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Psychoanalysis and Psychosomatic Pathology

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Abstract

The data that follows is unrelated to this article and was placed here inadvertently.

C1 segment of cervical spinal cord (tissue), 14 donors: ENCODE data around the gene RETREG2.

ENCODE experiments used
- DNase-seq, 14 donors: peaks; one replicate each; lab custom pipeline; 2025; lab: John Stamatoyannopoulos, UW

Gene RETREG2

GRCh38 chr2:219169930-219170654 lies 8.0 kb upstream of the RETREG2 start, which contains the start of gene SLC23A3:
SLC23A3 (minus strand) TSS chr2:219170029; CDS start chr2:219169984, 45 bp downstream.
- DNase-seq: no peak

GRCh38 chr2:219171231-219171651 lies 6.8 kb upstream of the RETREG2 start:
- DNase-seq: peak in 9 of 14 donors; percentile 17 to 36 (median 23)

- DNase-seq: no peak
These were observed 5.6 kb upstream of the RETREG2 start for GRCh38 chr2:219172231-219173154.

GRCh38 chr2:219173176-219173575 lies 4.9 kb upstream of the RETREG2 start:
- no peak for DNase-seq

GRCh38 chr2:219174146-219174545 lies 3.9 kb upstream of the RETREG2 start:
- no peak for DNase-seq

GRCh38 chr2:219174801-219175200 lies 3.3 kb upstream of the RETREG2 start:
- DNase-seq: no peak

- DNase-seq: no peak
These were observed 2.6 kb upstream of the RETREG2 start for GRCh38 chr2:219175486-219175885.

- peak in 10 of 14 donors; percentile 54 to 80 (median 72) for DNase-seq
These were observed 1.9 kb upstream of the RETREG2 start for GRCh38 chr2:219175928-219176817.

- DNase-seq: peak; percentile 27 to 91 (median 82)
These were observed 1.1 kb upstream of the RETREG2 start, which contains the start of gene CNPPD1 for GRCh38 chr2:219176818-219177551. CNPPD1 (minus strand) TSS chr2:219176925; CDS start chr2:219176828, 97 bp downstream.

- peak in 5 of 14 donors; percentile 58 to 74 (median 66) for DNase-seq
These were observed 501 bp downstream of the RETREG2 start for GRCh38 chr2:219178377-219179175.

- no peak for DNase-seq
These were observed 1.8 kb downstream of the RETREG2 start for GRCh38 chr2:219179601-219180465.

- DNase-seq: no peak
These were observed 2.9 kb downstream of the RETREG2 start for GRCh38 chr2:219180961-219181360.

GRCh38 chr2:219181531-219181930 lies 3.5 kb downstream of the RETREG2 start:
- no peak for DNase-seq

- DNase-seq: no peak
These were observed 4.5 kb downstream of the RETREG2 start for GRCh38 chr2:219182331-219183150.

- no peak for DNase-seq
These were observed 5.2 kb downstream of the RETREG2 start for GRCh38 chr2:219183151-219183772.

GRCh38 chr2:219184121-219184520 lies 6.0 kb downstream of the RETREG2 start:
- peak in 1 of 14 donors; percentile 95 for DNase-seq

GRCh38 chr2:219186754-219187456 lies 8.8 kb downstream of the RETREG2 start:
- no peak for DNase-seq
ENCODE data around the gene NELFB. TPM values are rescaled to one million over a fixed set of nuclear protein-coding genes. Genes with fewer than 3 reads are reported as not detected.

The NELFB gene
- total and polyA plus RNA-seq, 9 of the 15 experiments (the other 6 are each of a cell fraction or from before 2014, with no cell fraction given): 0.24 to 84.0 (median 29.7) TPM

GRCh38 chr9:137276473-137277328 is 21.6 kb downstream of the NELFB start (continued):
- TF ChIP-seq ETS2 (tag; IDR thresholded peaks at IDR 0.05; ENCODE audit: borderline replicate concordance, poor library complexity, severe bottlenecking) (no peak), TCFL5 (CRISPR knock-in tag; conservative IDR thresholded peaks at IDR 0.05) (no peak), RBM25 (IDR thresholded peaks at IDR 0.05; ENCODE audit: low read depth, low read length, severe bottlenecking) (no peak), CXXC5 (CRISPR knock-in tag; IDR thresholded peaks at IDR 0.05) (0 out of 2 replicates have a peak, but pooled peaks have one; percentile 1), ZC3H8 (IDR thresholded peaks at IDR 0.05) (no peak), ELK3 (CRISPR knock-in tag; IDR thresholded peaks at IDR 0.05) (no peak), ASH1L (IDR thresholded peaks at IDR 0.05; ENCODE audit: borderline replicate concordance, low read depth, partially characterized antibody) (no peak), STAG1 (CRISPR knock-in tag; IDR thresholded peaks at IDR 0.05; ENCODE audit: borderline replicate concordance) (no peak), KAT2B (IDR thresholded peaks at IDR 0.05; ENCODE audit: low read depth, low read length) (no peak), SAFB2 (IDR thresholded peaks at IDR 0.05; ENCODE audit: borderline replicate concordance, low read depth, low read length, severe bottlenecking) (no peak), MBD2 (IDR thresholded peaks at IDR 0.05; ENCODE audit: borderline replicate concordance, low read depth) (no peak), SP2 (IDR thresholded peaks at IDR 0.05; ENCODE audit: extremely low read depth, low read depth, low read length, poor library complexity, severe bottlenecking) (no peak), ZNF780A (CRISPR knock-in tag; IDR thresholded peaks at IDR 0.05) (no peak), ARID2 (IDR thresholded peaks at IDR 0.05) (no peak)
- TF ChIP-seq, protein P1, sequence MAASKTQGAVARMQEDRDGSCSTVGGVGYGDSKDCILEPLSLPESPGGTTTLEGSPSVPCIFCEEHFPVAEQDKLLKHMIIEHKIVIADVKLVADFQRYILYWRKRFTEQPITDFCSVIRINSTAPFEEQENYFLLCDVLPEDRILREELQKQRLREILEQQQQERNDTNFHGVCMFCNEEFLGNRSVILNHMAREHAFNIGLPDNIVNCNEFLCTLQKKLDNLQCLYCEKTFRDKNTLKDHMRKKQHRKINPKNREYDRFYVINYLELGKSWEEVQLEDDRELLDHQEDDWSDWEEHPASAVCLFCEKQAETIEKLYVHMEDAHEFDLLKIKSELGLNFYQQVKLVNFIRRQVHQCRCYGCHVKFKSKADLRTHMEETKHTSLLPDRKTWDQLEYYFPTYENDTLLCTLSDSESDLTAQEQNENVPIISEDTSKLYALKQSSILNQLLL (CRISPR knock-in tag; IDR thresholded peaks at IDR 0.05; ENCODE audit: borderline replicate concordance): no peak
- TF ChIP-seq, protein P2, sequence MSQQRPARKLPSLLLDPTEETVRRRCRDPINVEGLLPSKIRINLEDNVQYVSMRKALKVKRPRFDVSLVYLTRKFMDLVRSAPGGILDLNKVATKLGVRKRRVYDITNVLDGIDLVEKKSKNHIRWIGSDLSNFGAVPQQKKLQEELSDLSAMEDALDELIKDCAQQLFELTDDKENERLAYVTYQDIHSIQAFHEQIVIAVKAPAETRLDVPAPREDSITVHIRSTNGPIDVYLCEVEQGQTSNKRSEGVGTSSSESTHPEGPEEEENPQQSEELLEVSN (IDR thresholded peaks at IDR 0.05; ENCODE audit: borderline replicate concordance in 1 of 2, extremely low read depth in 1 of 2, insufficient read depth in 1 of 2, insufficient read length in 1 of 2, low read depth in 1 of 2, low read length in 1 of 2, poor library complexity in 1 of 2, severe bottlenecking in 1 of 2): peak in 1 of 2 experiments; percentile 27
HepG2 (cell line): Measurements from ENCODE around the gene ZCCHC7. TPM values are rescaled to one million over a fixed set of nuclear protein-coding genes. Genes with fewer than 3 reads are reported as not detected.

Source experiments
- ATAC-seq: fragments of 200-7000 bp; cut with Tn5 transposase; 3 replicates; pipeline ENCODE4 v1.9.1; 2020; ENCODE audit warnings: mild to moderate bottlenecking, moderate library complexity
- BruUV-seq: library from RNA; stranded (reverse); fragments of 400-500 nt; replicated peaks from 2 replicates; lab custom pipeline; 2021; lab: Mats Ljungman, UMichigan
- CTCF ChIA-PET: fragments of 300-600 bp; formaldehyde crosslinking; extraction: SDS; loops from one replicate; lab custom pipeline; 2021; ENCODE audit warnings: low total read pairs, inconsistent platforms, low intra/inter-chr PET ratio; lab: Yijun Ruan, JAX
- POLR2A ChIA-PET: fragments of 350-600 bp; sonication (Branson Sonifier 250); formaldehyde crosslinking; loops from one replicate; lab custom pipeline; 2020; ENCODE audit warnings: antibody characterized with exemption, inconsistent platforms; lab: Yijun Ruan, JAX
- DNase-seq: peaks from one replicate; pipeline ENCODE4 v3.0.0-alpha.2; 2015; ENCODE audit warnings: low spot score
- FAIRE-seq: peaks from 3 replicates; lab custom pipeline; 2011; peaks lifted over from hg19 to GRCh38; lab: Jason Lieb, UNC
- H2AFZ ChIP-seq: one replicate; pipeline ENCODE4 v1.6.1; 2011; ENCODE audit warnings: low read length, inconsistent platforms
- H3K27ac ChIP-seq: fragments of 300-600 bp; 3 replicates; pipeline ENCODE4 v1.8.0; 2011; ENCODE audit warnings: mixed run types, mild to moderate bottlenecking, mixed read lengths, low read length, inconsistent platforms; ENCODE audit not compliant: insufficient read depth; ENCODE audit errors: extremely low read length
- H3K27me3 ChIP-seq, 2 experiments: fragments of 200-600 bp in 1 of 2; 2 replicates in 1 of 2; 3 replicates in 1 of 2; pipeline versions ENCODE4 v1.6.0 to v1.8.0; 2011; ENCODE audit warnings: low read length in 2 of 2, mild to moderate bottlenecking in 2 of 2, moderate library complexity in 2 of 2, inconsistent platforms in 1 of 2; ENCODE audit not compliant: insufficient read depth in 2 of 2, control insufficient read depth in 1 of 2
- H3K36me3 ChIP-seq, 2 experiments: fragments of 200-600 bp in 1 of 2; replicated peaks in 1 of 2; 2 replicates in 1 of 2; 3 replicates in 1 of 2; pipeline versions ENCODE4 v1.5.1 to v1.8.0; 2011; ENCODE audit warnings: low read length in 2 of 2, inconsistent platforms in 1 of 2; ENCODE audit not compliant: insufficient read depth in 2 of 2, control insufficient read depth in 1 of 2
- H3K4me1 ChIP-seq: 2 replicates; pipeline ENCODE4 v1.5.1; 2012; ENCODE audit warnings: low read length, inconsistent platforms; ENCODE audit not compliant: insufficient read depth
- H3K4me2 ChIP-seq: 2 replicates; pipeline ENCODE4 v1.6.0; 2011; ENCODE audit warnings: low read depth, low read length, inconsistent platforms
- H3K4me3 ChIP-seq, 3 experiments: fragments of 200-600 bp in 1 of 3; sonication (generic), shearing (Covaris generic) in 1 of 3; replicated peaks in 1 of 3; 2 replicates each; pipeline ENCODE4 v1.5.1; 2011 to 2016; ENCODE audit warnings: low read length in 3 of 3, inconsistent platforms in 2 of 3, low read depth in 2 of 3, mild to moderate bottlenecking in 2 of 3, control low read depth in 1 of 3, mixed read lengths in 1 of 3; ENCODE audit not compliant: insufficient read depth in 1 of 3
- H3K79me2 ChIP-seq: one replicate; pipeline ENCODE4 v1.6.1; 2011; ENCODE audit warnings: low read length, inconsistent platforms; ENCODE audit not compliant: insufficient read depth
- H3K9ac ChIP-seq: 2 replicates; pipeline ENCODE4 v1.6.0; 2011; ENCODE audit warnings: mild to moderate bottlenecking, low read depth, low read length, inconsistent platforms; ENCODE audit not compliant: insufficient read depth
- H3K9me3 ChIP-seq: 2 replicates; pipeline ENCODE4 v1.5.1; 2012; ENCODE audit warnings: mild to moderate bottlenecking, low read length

There have been several attempts to explain the psychosomatic approach but Psychoanalysis has been the one who has conceived a theoretical body on the matter. There have been several attempts to establish the relationship between the body and the mind. A good example is the German approach of the early nineteenth century, called Anthropological Medicine. This approach developed the term "biographical pathology", and this term was subsequently resumed. "Biographical pathology" indicates that the pathologies can be understood if one attends to the biography of the patient. In this way the intimate life of the patient, which up to this moment has not been taken into account, is incorporated into the medical processes: his unsatisfied passions, conflicts and tensions; it is also established that the doctor-patient relationship should be more focused on the symptomatology of the individual person than on the medical nosography. In spite of these great contributions from the German approach, there was a failure to establish an explanatory theory about the origin and maintenance of psychosomatic pathologies; for this, it was necessary to wait for the development of psychoanalysis, which has evolved from Freud's first explanatory theories. There were two approaches: one that applied the model of hysterical conversion to psychosomatic phenomena, and one that separated the two phenomena, considering them to be antagonists.-In the first approach, the psychosomatic would be nothing more than an expression of the psychic over the organism, as in hysterical conversion.-In the second approach, the absence of symbolism in the psychosomatic manifestation indicates a deficiency in the psychic. This deficiency is about symbolic elaboration and therefore, psychosomatic symptoms are different from the symbolism involved in hysterical conversion. From this point onward, different branches called Schools have developed,

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